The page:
After the rally, the TPC made a lengthy public declaration, outlining their demands. The declaration, inter alia, called fora “federal solution based the constitutional proposals submitted by the Tamil People’s Council (TPC) be adopted to ensure non-recurrence of the direct and indirect repercussions described above, of the war, and as a solution to the Tamil National question.”
“Although this government has assured the international community that the proposed Third Republican constitution of Sri Lanka will bring about a resolution to the Tamil National question, the President and Prime Minister of Sri Lanka continue to stress that unitary character of the Sri Lanka and the pride of place afforded to Buddhism will not be altered in the constitution,” it said.
“We strongly believe that this government is attempting to force minimal power devolution within a unitary State on the Tamil people.
We also believe that the government is attempting to hurriedly pass the proposed constitution in Parliament and win the approval of this minimalistic constitution at a referendum, with the support of the majority of the Tamil people.
This strategy, we believe, will enable the government to proclaim that it has solved the Tamil National question through the proposed Third Republican Constitution,” it also added.
The TPC’s attempt took a violent turn when some of its participants and supporters pelted stones at housing quarters used by Sathosa employees. Many shops in the area were closed to show support to the protest, but the Sathosa outlet in Kilinochchi remained open. The quarters used by the Sathosa employees came under attack a few hours after the protest and law enforcement authorities suspected that there was a direct connection between the two events.
Although the Chief Minister publicly claimed that the protest had nothing to do with communalism, his conduct came under heavy criticism from many sections, including some front-line members of his own party.
Among them was M.A. Sumanthiran, who, at one point, strongly backed Vigneswaran when the latter was fielded by the TNA as the Chief Ministerial candidate.
Sumanthiran, speaking to the BBC Sandeshaya said, it was ‘inappropriate’ to launch a protest march at a time when the party was holding discussions with other political parties in the country on the proposed new Constitution.
He directed his criticism at the TPC, led by Vigneswaran, for attempting to derail their engagement, with regard to the new constitution.
Sumanthiran, while distancing his party from the Northern Province Chief Minister’s initiative, stressed that the TPC supporters had launched the protest disregarding his party’s advice and the TNA had no part in it.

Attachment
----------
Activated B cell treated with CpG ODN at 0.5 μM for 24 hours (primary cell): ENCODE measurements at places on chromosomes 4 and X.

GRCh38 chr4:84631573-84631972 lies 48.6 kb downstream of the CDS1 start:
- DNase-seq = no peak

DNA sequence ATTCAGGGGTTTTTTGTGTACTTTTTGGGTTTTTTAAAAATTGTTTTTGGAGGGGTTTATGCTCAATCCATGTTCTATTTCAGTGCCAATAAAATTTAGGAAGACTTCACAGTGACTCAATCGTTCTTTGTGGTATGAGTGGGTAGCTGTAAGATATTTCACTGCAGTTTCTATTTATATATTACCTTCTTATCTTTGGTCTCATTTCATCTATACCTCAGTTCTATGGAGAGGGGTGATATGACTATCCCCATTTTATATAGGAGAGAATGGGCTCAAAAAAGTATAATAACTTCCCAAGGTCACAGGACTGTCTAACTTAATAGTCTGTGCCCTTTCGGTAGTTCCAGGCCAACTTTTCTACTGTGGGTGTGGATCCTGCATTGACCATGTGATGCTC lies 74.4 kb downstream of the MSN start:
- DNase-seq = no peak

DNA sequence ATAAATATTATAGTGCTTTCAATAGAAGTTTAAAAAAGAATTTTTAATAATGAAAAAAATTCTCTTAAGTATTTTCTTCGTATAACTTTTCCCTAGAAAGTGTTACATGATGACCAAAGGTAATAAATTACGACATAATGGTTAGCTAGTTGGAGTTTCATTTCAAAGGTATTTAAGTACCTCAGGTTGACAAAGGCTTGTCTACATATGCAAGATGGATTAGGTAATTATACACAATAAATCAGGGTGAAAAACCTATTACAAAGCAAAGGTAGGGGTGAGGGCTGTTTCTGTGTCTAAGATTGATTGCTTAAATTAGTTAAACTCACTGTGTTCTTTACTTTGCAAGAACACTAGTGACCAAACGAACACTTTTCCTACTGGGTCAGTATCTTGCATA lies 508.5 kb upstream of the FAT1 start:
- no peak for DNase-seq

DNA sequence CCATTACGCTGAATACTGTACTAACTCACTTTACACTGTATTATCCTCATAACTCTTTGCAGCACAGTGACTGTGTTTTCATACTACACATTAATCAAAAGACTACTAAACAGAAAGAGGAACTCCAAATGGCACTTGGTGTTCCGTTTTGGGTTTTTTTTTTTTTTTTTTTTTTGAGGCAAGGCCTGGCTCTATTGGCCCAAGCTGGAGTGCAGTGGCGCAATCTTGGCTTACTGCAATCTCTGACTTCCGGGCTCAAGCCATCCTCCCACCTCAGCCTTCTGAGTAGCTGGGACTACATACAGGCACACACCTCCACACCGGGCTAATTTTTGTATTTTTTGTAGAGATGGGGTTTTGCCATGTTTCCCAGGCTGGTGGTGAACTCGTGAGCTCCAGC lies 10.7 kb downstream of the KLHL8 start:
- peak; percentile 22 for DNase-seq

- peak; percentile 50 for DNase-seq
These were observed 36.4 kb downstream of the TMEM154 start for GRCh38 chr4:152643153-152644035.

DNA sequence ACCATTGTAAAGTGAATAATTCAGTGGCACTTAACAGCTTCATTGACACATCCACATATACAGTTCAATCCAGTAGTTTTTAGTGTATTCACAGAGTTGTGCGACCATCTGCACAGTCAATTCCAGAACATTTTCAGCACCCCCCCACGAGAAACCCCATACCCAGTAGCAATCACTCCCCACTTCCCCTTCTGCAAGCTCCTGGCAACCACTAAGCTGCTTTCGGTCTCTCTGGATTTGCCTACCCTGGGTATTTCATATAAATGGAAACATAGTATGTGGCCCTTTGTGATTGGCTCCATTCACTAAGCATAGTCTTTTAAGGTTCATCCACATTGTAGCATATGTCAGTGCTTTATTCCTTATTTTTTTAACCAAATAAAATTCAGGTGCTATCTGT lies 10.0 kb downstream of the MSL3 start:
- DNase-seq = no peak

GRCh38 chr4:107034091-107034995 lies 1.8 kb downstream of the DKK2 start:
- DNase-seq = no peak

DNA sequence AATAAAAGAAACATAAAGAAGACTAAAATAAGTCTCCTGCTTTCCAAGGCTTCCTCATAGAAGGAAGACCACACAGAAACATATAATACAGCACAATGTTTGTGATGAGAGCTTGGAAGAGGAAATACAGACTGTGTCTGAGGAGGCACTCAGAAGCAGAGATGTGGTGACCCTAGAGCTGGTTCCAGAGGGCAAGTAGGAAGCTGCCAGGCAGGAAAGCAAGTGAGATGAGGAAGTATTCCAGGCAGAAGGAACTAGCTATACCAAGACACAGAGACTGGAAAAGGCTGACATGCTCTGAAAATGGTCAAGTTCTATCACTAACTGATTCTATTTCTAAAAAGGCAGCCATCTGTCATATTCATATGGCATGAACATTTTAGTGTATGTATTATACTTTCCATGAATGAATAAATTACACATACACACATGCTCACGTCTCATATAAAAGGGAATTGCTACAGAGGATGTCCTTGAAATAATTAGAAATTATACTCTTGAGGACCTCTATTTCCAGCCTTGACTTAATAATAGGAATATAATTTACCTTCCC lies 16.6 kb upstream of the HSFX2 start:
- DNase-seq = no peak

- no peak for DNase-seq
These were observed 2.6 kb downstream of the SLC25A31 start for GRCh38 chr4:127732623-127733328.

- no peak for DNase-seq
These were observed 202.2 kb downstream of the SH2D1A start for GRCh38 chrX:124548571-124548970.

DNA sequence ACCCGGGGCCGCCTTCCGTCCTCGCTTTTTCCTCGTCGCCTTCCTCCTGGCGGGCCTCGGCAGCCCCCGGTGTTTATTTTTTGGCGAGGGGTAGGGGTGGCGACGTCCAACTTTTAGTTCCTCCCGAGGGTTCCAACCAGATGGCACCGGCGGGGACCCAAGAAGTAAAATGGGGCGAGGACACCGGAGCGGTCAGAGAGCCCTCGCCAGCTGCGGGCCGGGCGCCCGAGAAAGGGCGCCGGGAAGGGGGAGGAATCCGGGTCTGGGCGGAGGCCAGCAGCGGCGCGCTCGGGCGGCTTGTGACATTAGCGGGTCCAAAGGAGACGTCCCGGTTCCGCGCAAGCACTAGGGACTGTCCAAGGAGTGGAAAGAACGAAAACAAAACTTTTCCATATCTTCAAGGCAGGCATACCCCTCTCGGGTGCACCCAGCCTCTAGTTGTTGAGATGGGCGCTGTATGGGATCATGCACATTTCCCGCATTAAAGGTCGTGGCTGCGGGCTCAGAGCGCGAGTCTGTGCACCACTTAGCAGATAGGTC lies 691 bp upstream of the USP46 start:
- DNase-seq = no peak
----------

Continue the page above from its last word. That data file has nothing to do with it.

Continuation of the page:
Such protest, he said, could create misunderstandings between the Sinhalese and Tamil communities.
“The Tamil National Alliance is committed to finding a just and fair solution for the Tamil community through democratic means and constitutional reforms,” he said, adding that the TNA had already embarked on this process.
He said this could be fulfilled through the Constitutional Council which is represented by all political parties.
Apart from the TNA stalwarts, many other political parties in the South, including several minority parties, lashed out at Vigneswaran over the Elugha Tamil controversy.
Minister Mano Ganesan, who has earned a reputation as an outspoken Tamil politician, said the rally would do little to help the government’s plans for ethnic harmony. UNP General Secretary Kabir Hashim too was quick to condemn the statement by the Northern Province Chief Minister.
A senior of the SLFP and cabinet minister Nimal Siripala de Silva launched a scathing attack on the Chief Minister saying the latter attempting to incite racism by inviting people to the streets.
“The Chief Minister must not make this kind of remarks that will encourage extremists in the North agitating for a separate state and those in the South who are attempting to create fear psychosis over resurgence of the LTTE. This government, I must say, will not tolerate such attempts,” de Silva, a staunch supporter of President Sirisena, said, addressing a press conference in Colombo.
‘I cannot understand why a man of his calibre, a retired Supreme Court judge, is attempting to strengthen and support extremism,’ the Minister said, asserting that the SLFP, a key stakeholder of the government, would allow the formulation of a Federal constitution.